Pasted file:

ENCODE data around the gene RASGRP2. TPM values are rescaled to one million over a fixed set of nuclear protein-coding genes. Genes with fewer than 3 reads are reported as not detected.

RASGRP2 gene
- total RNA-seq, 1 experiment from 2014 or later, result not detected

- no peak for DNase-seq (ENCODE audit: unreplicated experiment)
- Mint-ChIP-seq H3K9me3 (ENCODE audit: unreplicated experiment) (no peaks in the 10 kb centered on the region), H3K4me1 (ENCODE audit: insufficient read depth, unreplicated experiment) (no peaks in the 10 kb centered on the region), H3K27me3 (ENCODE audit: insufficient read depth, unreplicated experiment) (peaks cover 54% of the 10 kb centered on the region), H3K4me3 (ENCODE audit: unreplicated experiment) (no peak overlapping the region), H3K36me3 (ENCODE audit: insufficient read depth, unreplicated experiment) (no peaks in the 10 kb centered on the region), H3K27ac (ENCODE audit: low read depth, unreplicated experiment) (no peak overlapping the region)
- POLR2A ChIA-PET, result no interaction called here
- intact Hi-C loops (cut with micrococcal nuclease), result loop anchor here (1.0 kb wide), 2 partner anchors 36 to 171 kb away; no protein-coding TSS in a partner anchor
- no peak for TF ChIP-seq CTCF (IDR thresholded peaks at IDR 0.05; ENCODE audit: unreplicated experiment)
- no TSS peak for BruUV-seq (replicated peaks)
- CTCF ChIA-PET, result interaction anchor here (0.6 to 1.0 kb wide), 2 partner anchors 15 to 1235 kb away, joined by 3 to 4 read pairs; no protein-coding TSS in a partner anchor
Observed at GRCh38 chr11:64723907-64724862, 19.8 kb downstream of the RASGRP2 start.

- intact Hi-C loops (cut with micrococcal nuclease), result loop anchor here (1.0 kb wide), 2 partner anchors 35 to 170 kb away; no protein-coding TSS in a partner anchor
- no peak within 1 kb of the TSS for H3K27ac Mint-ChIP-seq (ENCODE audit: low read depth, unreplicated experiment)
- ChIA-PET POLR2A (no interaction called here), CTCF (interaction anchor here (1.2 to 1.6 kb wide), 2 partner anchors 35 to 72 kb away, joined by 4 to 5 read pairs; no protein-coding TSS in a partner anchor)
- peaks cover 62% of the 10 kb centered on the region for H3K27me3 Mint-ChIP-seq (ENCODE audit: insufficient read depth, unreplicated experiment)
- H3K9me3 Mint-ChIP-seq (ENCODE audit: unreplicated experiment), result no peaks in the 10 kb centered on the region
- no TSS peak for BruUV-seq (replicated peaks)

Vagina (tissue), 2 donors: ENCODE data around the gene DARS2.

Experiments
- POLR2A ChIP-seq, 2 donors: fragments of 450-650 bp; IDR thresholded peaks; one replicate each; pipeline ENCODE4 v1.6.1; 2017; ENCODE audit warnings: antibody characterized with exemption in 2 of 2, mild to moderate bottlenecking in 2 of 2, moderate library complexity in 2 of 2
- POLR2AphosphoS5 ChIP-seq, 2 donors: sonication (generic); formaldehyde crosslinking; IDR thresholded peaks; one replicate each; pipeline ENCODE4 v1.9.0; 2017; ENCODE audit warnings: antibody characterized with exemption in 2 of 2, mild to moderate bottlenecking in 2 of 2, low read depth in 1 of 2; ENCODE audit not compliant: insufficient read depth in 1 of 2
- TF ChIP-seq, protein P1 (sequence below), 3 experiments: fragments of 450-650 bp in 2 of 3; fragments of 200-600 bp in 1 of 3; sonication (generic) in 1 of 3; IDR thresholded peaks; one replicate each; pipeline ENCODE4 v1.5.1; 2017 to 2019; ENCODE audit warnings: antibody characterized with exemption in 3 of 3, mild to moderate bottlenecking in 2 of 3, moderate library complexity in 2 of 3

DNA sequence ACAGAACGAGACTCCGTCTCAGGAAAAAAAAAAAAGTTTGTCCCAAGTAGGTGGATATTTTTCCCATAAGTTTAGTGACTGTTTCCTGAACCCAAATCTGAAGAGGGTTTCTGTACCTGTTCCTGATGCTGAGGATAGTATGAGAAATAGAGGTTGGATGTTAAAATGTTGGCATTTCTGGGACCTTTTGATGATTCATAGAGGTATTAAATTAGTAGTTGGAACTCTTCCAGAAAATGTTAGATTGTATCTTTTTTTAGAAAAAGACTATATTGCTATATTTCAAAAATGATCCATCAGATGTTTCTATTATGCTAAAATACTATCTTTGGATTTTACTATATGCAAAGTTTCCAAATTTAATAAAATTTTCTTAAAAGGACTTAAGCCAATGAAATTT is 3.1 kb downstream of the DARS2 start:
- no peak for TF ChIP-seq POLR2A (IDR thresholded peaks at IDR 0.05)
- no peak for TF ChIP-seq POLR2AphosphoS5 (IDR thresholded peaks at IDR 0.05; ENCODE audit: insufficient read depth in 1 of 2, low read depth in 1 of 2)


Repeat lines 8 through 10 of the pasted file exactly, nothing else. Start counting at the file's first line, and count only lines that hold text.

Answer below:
- no peak for TF ChIP-seq CTCF (IDR thresholded peaks at IDR 0.05; ENCODE audit: unreplicated experiment)
- no TSS peak for BruUV-seq (replicated peaks)
- CTCF ChIA-PET, result interaction anchor here (0.6 to 1.0 kb wide), 2 partner anchors 15 to 1235 kb away, joined by 3 to 4 read pairs; no protein-coding TSS in a partner anchor